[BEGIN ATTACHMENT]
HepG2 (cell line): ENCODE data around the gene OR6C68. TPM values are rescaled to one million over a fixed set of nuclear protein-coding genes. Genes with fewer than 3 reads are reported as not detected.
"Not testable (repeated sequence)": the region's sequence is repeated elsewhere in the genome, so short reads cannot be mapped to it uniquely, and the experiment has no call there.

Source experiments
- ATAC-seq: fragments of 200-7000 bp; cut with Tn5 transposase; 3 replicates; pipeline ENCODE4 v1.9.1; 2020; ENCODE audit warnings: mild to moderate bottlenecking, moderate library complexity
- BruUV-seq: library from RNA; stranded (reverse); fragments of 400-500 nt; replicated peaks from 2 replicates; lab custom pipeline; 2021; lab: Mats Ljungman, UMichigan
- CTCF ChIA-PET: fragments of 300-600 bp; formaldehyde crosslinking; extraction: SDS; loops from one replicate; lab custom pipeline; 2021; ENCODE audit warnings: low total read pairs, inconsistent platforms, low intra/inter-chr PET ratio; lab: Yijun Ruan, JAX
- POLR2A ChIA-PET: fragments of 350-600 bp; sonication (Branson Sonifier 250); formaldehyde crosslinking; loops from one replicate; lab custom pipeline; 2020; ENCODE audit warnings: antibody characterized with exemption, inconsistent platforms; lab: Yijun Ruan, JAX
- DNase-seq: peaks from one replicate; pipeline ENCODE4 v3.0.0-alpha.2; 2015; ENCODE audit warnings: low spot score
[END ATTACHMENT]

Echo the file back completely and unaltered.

HepG2 (cell line): ENCODE data around the gene OR6C68. TPM values are rescaled to one million over a fixed set of nuclear protein-coding genes. Genes with fewer than 3 reads are reported as not detected.
"Not testable (repeated sequence)": the region's sequence is repeated elsewhere in the genome, so short reads cannot be mapped to it uniquely, and the experiment has no call there.

Source experiments
- ATAC-seq: fragments of 200-7000 bp; cut with Tn5 transposase; 3 replicates; pipeline ENCODE4 v1.9.1; 2020; ENCODE audit warnings: mild to moderate bottlenecking, moderate library complexity
- BruUV-seq: library from RNA; stranded (reverse); fragments of 400-500 nt; replicated peaks from 2 replicates; lab custom pipeline; 2021; lab: Mats Ljungman, UMichigan
- CTCF ChIA-PET: fragments of 300-600 bp; formaldehyde crosslinking; extraction: SDS; loops from one replicate; lab custom pipeline; 2021; ENCODE audit warnings: low total read pairs, inconsistent platforms, low intra/inter-chr PET ratio; lab: Yijun Ruan, JAX
- POLR2A ChIA-PET: fragments of 350-600 bp; sonication (Branson Sonifier 250); formaldehyde crosslinking; loops from one replicate; lab custom pipeline; 2020; ENCODE audit warnings: antibody characterized with exemption, inconsistent platforms; lab: Yijun Ruan, JAX
- DNase-seq: peaks from one replicate; pipeline ENCODE4 v3.0.0-alpha.2; 2015; ENCODE audit warnings: low spot score